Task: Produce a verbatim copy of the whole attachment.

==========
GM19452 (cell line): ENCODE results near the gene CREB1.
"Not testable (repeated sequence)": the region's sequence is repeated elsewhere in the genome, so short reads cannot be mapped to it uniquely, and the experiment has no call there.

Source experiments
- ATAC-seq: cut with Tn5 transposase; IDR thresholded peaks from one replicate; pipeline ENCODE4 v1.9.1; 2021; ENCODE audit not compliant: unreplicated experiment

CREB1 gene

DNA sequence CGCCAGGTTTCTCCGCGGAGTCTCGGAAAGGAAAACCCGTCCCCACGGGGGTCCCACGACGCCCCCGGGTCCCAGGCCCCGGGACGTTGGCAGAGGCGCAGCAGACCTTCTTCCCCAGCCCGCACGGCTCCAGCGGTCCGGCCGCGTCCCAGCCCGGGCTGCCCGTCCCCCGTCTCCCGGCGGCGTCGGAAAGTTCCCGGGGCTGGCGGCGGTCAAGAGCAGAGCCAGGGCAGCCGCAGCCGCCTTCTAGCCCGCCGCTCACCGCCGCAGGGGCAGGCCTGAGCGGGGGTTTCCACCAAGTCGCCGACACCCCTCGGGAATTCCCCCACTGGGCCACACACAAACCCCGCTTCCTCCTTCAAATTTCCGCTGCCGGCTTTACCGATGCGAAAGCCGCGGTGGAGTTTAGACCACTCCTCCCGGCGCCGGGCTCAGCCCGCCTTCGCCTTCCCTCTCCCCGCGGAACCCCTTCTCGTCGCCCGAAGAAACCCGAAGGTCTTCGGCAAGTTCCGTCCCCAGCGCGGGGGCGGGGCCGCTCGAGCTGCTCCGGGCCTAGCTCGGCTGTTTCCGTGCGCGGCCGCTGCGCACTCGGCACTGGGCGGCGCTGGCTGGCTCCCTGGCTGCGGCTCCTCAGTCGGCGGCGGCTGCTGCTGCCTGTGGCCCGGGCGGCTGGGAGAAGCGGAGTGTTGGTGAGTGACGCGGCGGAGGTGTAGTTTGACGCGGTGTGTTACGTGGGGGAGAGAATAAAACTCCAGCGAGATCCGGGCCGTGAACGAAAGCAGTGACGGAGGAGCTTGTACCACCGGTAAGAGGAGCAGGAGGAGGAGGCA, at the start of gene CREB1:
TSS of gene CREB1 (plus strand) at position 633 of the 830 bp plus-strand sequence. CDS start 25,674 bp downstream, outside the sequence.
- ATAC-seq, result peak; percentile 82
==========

GM19452 (cell line): ENCODE results near the gene CREB1.
"Not testable (repeated sequence)": the region's sequence is repeated elsewhere in the genome, so short reads cannot be mapped to it uniquely, and the experiment has no call there.

Source experiments
- ATAC-seq: cut with Tn5 transposase; IDR thresholded peaks from one replicate; pipeline ENCODE4 v1.9.1; 2021; ENCODE audit not compliant: unreplicated experiment

CREB1 gene

DNA sequence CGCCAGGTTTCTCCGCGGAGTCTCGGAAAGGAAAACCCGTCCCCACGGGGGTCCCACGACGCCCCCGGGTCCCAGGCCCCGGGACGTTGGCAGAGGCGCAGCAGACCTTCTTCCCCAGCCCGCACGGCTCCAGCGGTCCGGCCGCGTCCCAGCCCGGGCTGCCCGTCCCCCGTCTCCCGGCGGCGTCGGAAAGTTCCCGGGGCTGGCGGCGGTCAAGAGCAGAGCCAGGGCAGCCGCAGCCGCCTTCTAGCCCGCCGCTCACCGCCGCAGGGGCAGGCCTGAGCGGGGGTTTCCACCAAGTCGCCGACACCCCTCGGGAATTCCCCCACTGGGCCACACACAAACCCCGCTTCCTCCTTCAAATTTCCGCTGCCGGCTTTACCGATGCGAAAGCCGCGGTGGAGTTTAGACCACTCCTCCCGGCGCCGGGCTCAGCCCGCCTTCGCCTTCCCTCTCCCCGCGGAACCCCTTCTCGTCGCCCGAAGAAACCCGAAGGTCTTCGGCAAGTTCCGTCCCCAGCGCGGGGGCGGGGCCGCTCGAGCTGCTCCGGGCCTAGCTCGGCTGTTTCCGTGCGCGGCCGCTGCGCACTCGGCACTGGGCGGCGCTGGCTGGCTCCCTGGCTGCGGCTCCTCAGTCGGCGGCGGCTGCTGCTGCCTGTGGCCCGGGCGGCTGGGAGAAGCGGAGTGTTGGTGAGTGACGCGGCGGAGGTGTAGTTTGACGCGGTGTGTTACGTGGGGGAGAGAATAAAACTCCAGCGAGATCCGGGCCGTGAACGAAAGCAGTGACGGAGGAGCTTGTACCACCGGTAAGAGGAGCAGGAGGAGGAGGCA, at the start of gene CREB1:
TSS of gene CREB1 (plus strand) at position 633 of the 830 bp plus-strand sequence. CDS start 25,674 bp downstream, outside the sequence.
- ATAC-seq, result peak; percentile 82